Meanwhile, the other football watches as other sports encroach on its "world's game" status. I can already assert that we have great golfers from a wider range of countries than great footballers. (Yeah really. Name a famous Austrlian soccer player. How about one from Fiji? How about South Africa? Canada? Do they play soccer in the DMZ between the Koreas?) But then there's basketball (huge following in Europe, even bigger in China, massive sport in Israel, growing in Central and South America), baseball (Japan, Korea, Taiwan, the Caribbean, the Netherlands, making pushes into Spain, Brazil, and Australia), hockey (everywhere where ponds freeze), cricket (biggest sport in India, which is significant). Part of the reason soccer is what it is has to do with the lack of other team sports options in Europe and South America. No longer.
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Re: NFL 2013

Post by The Cid » Sun Nov 17, 2013 4:09 pm

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Re: NFL 2013

Post by ampersand » Sun Nov 17, 2013 11:26 pm

Tampa Bay has won two games in a row. Pity they don't play Jacksonville next to win the Florida-Georgia derby.

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Re: NFL 2013

Post by The Cid » Tue Dec 31, 2013 7:52 pm

Coaches already fired:

-Jim Schwartz of the Lions
-Greg Schiano of the Buccaneers
-Mike Shanahan of the Redskins
-Rob Chudzinski of the Browns
-Leslie Frazer of the Vikings
-Gary Kubiak of the Texans

Coaches NOT fired:

-Jason Garrett
-Rex Ryan
-Mike Tomlin (duh)

I'm glad the Glazers wasted no time firing Schiano. He was an embarrassment. Better yet, the rumors that they may be looking to hire Lovie Smith (former Dungy assistant) and bring Rich McKay back as GM sound awesome. If you want to make it perfect, it looks like Dallas is likely going to fire Monte Kiffin, meaning he'd be available to return as DC. Just so long as the Bobby V-iano era is over, trying to turn back the clock to the Dungy years is fine with me.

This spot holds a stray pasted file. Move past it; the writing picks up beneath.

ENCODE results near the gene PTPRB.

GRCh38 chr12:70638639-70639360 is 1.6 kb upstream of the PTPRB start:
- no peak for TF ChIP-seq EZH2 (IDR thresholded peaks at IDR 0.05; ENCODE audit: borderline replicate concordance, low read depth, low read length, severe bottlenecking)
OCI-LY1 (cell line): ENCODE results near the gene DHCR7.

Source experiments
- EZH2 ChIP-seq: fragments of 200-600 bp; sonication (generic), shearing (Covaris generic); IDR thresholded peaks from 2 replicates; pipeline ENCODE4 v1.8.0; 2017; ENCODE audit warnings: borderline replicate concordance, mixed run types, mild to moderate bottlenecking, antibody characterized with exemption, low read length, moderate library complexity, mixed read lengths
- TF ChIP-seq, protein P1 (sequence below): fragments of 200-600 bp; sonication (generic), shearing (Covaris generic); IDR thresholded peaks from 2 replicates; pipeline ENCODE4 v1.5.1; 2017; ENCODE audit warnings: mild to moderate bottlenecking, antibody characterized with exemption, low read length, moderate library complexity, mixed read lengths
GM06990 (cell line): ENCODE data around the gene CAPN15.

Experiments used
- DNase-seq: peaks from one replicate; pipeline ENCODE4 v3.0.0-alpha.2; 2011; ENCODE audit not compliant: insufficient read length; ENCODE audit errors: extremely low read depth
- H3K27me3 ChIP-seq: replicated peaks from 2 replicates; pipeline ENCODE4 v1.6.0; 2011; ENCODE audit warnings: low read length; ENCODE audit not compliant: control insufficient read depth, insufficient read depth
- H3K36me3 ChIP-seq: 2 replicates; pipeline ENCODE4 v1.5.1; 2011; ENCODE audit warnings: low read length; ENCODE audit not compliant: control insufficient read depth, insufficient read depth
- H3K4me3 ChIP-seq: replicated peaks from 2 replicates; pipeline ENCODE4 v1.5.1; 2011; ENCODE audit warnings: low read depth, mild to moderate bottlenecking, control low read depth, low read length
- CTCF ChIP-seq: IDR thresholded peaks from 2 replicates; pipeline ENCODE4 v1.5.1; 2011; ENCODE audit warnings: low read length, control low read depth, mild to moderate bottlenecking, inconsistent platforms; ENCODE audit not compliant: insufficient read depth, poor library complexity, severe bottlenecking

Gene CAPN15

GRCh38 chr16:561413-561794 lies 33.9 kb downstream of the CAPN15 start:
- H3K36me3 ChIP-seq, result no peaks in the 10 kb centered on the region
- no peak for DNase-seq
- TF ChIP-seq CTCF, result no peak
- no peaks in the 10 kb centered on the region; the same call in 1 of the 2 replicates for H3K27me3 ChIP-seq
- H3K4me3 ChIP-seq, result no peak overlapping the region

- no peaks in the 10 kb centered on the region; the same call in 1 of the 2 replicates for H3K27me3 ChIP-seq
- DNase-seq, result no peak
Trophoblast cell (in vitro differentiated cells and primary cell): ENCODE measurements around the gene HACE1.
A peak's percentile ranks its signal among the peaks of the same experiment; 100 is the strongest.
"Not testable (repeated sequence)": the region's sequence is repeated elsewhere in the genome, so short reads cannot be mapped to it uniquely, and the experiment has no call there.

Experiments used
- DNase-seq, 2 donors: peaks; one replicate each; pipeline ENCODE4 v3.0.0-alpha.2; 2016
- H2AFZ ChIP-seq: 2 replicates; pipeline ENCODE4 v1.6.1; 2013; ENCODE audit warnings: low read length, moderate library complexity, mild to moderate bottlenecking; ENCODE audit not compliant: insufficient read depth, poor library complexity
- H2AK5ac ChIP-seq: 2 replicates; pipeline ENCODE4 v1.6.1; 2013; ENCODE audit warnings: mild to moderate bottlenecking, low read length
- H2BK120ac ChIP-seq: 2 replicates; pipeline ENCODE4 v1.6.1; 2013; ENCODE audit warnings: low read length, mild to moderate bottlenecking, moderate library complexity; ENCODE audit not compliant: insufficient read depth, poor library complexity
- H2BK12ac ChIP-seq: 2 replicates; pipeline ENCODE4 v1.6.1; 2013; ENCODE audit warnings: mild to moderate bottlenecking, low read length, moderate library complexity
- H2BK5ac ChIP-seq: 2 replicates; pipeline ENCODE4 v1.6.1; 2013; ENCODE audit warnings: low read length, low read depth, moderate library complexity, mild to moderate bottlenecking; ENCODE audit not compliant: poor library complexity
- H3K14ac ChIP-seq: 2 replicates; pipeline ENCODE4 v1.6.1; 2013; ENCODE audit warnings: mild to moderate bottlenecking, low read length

I really expected Dallas to fire Garrett and use Bill Callahan and Monte Kiffin to lure Jon Gruden out of the broadcast booth, as those two were the best coordinators Gruden ever had and all. (I mean, why else did Jerry hire them?)

Jerry Jones' reaction to Orton's late interception was awesome. I loved how everyone in the owners' booth with him took off for the door before he even turned around.
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Re: NFL 2013

Post by Deacon » Thu Jan 02, 2014 3:19 pm

You really expected them to get rid of Garrett? I wouldn't be surprised. It seems like Garrett is somehow still too green, like he needs a few more years under the wing of an experienced head coach.
The follies which a man regrets the most in his life are those which he didn't commit when he had the opportunity. - Helen Rowland, A Guide to Men, 1922

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Re: NFL 2013

Post by ampersand » Sat Jan 04, 2014 3:31 am

Playoff Forecasts:
Kansas City 7, Indianapolis 24. Andy Reid is the 2010's version of Marty Schottenheimer, except he actually reached a Super Bowl once. I don't think that's going to happen this time. Plus Chiefs went (2 - 5) the last seven games. Not good.

New Orleans 24, Philadelphia 27, OT. Everyone is thinking this is going to be a high scoring affair. I don't think that is going to happen, especially in a relatively cold game. Can Chip Kelly scheme long running drives that limits how much time Drew Brees will have on the field?

San Diego 24, Cincinnati 0. While Andy Dalton may have a pretty competent team, Rivers is "peaking at the right time." Plus, I'm expecting Marvin Lewis to do something stupid, which is why he's (0 - 5) in the playoffs.

San Francisco 14, Green Bay 21. Aaron Rodgers is the reason why the Packers will win this game. He's the kind of guy you'd bet your mother's savings on.